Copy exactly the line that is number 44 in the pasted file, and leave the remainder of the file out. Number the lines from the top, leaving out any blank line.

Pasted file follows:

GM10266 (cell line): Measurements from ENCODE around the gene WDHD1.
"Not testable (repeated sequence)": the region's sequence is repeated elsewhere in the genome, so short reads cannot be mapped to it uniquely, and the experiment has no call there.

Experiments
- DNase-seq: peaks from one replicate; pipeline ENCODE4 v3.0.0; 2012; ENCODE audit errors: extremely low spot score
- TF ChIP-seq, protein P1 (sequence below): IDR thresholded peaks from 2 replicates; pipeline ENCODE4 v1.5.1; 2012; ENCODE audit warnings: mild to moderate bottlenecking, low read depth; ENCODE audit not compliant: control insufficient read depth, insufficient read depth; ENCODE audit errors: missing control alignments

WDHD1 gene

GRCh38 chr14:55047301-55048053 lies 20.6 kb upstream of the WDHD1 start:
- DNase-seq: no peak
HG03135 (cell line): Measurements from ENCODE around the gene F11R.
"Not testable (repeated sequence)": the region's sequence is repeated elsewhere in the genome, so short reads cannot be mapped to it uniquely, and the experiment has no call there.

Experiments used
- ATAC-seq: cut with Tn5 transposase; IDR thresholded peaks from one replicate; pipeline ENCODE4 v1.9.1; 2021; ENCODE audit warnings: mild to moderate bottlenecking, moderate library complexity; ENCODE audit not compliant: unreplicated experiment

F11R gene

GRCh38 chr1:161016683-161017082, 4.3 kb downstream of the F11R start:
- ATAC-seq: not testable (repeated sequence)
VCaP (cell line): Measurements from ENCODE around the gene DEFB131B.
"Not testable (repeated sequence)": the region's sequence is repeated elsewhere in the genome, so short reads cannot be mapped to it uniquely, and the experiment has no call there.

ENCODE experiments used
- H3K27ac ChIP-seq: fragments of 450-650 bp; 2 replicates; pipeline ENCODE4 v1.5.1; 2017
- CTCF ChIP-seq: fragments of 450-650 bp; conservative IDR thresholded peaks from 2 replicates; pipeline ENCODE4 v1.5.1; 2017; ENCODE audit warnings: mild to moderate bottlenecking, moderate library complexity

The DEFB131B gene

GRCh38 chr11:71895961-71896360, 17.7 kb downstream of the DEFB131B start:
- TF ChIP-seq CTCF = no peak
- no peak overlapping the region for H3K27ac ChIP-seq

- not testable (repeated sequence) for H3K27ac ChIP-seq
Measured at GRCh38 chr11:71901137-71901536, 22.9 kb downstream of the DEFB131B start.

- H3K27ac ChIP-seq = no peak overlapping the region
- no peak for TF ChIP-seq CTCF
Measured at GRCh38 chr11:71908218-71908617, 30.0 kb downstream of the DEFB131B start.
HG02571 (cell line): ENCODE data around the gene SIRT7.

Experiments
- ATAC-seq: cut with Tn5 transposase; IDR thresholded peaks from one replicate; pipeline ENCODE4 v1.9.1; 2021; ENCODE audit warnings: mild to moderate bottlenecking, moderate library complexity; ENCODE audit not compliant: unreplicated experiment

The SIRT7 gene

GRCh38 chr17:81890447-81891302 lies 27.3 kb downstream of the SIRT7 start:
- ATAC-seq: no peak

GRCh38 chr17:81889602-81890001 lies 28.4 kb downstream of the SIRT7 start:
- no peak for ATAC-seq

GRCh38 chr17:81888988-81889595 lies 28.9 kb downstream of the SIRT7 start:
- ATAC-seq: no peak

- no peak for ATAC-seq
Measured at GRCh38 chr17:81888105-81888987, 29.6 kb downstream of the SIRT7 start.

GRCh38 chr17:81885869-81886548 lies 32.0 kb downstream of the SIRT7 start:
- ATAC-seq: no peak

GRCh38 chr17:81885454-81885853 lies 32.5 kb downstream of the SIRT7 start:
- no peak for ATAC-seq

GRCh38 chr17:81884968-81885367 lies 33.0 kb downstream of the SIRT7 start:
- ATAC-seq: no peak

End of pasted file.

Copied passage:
GRCh38 chr17:81885454-81885853 lies 32.5 kb downstream of the SIRT7 start: